Pomegranate juice vendor in the street outside the Grand Bazaar.

pomegranate 1

pomegranate 2
My friend Sheila and I , along with one of our guides decided to go out of the Grand Bazaar as soon as possible and explore the nearby sights. The guide said we should go see the Suleymaniye Mosque.

The Suleymaniye Mosque is an Ottoman imperial mosque located on the Third Hill of Istanbul, Turkey. It is the largest mosque in the city, and one of the best-known sights of Istanbul.

Suleymaniye Mosque

Standing on this very ground and I felt I’ve been taken into another place in time. This is one of those places I wish I could stay longer and just linger and breathe in the sights. For a while, I thought time stopped.

cobbled streets

This is the European side of Turkey and what’s more European than cobbled streets?


These walls in the above photos? Hundreds of years old!

Winter is Istanbul is tricky, weather wise. It could be sunny and a little warm one day and then cold and rainy the next. On the day of our city tour where we needed to walk a lot outside, the Gods were on our side. Istanbul is beautiful in November – at least when we were there.

Flowers at Topkapi Palace

It was a great weather to be outside. And so nice to see flowers thriving in their natural environment (no hoses to water them at regular intervals automatically, like in Dubai).

Flowers at Topkapi Palace

When you visit the Topkapi Palace, don’t ever miss the side where you can see the wonderful view of the Bosphorus and the Golden Horn from the palace patios.

Bosphorus at Topkapi

At Topkapi Palace, you can walk through the courtyards and see the interiors of the buildings and just imagine what life must have been like in the past. Unfortunately photography is not permitted in the treasury rooms which house the most beautiful jewelery encrusted with emeralds and rubies and diamonds.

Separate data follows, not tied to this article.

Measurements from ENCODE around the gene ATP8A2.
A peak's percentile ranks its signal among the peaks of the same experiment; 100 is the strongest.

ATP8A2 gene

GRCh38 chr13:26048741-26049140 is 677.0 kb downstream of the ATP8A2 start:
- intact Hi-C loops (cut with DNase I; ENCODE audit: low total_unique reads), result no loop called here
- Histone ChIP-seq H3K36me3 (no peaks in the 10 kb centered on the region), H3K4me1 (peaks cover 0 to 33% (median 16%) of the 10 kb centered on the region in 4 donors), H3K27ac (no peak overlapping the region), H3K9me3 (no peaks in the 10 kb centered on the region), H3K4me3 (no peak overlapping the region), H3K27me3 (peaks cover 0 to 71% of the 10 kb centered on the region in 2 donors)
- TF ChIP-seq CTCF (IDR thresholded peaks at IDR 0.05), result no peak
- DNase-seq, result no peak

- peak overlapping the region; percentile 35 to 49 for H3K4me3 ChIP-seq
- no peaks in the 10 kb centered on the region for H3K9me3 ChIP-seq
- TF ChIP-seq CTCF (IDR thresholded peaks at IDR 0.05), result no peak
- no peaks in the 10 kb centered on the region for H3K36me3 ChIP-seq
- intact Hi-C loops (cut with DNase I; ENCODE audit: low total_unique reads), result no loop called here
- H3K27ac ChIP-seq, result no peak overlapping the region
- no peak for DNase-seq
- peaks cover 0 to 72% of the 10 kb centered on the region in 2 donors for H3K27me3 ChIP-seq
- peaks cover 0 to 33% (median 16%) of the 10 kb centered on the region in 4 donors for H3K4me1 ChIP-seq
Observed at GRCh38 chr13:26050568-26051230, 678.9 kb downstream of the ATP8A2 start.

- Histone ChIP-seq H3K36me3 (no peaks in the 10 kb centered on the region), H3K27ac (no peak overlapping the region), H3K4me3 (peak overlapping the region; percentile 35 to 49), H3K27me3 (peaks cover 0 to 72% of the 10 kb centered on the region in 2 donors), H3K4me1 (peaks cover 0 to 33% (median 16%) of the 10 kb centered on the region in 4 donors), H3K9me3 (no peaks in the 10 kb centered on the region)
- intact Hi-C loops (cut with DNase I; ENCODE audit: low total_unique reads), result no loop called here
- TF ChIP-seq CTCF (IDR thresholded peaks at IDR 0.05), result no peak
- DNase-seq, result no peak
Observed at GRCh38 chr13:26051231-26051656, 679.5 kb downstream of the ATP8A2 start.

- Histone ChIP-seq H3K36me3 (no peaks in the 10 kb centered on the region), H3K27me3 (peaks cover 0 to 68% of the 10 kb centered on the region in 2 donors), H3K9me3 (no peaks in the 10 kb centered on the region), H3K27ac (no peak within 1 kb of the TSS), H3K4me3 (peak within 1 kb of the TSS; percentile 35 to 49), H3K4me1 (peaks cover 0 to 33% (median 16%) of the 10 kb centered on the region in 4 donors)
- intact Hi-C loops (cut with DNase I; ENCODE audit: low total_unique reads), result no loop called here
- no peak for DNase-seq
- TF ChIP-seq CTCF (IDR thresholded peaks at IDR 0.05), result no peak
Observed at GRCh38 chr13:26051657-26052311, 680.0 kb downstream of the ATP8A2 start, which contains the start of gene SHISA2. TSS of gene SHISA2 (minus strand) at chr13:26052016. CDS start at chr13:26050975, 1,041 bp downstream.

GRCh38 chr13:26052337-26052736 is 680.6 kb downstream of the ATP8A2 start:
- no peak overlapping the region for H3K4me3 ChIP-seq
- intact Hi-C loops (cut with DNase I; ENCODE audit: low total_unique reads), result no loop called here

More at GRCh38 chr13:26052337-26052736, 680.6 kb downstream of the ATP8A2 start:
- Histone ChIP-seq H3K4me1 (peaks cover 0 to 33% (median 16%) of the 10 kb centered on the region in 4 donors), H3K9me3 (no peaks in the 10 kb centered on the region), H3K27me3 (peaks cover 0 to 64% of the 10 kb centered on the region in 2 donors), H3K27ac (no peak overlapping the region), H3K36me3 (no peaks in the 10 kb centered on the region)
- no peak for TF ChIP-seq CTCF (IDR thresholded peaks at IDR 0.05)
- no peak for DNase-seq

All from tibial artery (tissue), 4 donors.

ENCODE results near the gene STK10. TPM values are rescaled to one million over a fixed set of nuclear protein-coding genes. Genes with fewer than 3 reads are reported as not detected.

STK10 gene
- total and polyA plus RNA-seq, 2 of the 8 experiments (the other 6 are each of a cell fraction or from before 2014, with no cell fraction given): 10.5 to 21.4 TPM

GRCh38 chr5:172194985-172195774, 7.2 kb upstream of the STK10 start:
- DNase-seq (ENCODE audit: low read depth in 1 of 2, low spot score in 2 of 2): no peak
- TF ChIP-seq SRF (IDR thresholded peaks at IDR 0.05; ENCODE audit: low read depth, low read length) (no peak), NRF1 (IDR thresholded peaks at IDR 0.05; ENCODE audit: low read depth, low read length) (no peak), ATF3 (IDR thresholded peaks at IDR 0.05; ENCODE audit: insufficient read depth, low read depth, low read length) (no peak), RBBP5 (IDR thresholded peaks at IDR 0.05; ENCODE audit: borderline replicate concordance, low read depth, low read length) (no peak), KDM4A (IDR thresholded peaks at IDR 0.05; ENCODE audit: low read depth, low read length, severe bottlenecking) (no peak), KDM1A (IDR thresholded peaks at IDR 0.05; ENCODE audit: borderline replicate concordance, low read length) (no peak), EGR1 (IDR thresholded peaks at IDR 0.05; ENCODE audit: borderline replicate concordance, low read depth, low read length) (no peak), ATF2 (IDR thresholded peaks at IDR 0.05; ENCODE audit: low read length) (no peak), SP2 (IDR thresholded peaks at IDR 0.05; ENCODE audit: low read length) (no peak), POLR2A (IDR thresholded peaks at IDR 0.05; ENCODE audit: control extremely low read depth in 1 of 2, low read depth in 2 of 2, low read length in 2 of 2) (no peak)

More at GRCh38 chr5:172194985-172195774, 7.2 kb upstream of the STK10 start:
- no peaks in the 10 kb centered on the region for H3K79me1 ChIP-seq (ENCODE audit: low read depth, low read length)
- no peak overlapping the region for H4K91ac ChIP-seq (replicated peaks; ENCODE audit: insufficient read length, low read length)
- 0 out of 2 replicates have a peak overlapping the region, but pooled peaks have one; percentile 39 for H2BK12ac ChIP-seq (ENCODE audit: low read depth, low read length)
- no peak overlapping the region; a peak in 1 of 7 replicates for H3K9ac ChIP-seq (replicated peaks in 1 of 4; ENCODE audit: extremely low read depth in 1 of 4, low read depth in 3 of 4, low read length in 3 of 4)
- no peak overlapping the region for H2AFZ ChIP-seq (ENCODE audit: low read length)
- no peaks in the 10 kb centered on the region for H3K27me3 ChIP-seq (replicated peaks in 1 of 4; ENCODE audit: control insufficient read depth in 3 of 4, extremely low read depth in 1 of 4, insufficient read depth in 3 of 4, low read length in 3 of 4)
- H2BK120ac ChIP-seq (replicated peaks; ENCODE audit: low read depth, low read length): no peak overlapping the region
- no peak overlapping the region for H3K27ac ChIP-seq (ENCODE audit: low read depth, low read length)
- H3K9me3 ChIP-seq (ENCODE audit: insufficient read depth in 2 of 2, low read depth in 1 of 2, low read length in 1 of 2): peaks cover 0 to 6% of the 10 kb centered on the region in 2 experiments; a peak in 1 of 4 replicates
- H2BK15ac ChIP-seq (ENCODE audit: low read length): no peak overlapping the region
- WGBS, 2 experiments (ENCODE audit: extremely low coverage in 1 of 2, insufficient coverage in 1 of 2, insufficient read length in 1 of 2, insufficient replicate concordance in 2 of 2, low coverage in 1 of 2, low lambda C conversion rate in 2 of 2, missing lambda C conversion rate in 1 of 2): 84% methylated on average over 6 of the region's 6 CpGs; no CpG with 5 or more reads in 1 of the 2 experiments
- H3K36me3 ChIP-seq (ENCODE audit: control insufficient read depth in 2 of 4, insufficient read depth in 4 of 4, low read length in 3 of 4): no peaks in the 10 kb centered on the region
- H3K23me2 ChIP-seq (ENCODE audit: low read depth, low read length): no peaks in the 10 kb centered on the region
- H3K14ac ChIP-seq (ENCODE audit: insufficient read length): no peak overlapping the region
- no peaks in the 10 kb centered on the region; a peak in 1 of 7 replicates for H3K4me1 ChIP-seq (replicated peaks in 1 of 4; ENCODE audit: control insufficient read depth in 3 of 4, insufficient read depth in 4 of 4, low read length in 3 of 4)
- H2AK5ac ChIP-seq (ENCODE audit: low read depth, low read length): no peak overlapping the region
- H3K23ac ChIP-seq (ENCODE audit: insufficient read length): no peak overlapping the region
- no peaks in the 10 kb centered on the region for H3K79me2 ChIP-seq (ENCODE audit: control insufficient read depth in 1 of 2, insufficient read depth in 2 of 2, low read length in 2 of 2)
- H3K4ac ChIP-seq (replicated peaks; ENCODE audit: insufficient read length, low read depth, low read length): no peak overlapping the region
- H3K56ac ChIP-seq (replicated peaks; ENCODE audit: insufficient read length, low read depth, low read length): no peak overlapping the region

bosphorus 2

If these walls could talk…


What is a Turkey trip without visiting one of the historical places – The Blue Mosque (Called Sultanahmet Camii in Turkish) is an historical mosque in Istanbul. The mosque is known as the Blue Mosque because of blue tiles surrounding the walls of interior design. This is one of the few mosques in the world where non-Muslims can enter but (predictably enough), women have to cover their hair when entering the mosque and the textile color is, blue.

blue mosque

And of course, Hagia Sophia. Hagia Sophia is a great architectural beauty and an important monument both for Byzantine and for Ottoman Empires. Once a church, later a mosque, and now a museum .

hagia 3

hagia 1

hagia 2

Turkey was magnificent. The scenes, sights and food was better than I had imagined it to be. In three short days in this gleaming city, we were  able to immerse in nearly 3,000 years of history, from Roman ruins to Byzantine marvels, Ottoman treasures and modern amusements.

Leaving Turkey behind

Like all trips, it was time to go back home.  This was the view I saw before I boarded the bus to the airport. I’m leaving this historical world behind but I heard a whisper in my heart, “I’m going to be back.”

Thank you for reading all the way to the end! I wanted to write about each day of the trip as soon as I can so it is still fresh but alas, the only thing my mind and body was able to handle at the end of the day was a quick shower and bed. If I forgot about some tidbits, I’ll be posting again.